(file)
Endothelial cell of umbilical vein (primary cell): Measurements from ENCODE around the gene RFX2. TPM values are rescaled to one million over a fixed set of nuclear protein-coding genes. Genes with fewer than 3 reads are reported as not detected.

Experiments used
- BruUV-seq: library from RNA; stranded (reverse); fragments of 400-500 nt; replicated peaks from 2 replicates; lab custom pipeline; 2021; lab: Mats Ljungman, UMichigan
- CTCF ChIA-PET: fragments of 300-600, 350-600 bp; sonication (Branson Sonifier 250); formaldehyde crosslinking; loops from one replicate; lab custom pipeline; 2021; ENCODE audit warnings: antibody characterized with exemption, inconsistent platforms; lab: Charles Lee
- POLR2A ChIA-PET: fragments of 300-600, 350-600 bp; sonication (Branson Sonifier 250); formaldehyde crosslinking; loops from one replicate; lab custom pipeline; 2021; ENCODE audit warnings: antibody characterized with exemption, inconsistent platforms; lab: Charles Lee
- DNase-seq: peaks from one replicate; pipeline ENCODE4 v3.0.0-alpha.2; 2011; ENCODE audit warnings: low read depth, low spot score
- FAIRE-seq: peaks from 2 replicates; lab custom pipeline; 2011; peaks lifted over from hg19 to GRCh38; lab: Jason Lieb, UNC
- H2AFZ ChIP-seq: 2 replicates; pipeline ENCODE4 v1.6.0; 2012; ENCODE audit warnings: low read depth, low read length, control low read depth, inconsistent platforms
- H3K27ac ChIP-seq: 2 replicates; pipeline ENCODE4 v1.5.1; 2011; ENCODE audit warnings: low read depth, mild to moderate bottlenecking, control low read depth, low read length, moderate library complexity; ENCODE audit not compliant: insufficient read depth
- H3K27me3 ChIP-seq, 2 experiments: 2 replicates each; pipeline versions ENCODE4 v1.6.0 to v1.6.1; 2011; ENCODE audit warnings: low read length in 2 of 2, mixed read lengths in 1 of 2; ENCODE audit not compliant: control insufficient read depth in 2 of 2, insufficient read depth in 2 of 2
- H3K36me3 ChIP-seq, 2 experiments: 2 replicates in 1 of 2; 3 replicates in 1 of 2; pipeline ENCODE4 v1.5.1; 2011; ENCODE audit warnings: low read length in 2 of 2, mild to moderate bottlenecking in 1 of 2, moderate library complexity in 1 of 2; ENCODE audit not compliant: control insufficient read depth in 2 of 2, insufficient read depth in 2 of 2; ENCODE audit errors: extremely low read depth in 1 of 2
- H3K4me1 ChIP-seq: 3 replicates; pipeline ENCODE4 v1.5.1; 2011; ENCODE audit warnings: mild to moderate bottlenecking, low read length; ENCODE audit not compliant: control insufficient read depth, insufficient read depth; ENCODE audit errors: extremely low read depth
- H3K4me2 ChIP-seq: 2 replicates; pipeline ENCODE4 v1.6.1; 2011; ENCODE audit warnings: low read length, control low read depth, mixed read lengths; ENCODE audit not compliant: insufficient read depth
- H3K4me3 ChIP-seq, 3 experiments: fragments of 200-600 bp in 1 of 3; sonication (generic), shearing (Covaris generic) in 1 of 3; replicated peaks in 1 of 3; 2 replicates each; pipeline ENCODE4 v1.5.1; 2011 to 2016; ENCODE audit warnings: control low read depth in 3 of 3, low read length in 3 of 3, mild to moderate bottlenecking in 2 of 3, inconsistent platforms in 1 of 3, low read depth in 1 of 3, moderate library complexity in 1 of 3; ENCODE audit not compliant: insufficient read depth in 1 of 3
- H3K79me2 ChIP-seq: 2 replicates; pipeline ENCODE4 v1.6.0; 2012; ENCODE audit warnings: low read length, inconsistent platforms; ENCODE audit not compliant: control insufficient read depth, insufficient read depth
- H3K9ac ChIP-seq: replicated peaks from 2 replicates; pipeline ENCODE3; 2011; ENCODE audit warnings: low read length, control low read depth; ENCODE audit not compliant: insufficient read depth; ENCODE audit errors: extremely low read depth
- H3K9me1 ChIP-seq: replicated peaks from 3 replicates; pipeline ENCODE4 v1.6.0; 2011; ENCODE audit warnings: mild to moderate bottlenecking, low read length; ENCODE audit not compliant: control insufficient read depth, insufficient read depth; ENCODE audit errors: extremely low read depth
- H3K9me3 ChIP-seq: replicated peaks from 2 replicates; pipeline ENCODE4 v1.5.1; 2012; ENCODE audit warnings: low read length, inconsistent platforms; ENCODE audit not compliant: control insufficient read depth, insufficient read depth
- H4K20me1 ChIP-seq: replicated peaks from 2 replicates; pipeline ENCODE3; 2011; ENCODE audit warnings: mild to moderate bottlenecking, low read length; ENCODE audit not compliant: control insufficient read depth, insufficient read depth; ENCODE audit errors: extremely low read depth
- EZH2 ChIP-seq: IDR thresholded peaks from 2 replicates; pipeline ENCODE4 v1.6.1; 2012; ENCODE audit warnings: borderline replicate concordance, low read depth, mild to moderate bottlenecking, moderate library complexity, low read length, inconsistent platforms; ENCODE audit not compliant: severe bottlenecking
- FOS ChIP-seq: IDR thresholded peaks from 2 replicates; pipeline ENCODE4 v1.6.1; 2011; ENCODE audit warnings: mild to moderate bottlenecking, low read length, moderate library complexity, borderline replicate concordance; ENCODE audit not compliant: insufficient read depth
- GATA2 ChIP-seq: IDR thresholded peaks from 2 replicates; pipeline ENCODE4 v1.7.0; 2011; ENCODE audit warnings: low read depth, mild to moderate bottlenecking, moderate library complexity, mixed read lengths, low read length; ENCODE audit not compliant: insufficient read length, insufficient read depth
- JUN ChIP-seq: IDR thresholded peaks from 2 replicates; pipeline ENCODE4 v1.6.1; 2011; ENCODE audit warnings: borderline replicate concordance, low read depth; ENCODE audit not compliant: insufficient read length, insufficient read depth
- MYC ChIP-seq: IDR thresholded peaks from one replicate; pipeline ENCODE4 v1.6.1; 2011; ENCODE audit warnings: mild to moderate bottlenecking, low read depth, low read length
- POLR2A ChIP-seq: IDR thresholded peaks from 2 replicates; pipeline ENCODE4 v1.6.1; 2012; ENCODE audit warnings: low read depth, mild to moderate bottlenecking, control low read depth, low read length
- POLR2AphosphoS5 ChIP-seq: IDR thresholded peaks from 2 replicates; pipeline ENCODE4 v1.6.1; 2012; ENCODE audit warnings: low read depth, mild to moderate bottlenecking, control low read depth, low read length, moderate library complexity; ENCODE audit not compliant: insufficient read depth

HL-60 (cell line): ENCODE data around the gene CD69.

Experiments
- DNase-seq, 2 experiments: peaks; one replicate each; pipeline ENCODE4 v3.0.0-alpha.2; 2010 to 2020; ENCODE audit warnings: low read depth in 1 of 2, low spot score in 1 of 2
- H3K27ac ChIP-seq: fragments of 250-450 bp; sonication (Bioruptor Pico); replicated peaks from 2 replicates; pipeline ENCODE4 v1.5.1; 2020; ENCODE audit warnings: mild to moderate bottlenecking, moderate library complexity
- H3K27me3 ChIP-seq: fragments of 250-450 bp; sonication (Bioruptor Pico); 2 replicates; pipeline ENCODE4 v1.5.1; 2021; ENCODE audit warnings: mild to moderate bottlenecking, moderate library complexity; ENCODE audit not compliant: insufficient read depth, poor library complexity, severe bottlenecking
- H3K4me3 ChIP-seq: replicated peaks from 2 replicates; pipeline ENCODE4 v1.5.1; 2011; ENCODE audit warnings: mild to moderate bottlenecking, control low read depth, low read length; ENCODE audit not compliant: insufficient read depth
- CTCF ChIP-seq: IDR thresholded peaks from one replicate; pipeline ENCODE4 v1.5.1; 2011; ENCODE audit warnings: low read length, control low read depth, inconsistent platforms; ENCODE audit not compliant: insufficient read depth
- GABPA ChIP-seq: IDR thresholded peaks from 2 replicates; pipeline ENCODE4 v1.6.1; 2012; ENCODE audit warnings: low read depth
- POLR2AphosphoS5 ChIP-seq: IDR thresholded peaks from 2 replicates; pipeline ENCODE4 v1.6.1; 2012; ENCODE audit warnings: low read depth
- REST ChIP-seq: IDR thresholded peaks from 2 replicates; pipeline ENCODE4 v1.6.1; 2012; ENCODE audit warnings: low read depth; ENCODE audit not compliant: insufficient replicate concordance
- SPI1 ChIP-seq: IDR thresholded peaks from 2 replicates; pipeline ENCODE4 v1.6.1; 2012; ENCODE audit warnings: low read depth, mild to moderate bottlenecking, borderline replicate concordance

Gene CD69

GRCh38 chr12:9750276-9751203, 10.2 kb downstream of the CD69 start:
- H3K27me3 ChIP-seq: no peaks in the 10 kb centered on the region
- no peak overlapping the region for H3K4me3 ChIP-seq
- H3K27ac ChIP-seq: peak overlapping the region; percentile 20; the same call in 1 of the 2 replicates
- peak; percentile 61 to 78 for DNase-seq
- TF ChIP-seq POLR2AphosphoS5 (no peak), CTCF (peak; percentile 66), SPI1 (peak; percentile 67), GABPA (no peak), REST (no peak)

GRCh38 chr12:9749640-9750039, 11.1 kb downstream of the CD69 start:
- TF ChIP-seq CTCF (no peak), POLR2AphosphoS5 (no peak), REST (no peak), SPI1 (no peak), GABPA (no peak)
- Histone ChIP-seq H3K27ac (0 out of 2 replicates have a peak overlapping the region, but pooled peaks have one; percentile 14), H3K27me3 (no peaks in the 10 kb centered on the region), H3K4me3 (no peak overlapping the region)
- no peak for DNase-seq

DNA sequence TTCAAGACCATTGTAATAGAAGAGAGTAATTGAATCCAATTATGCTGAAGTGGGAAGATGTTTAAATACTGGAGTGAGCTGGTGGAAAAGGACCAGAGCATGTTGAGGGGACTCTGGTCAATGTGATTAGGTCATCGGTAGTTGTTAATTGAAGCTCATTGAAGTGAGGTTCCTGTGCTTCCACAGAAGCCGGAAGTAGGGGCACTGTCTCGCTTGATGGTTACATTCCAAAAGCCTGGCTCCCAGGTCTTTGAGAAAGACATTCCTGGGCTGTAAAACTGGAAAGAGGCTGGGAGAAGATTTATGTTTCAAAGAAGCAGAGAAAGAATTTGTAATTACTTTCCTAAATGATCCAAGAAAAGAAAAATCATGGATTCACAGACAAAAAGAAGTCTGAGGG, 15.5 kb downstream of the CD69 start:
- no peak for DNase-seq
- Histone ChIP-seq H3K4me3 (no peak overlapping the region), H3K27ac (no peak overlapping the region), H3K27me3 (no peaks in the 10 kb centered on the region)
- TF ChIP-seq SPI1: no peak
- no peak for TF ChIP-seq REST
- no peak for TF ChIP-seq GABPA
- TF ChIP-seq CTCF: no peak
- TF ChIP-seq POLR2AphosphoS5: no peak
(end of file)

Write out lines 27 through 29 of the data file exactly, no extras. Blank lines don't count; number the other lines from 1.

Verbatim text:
HL-60 (cell line): ENCODE data around the gene CD69.

Experiments
- DNase-seq, 2 experiments: peaks; one replicate each; pipeline ENCODE4 v3.0.0-alpha.2; 2010 to 2020; ENCODE audit warnings: low read depth in 1 of 2, low spot score in 1 of 2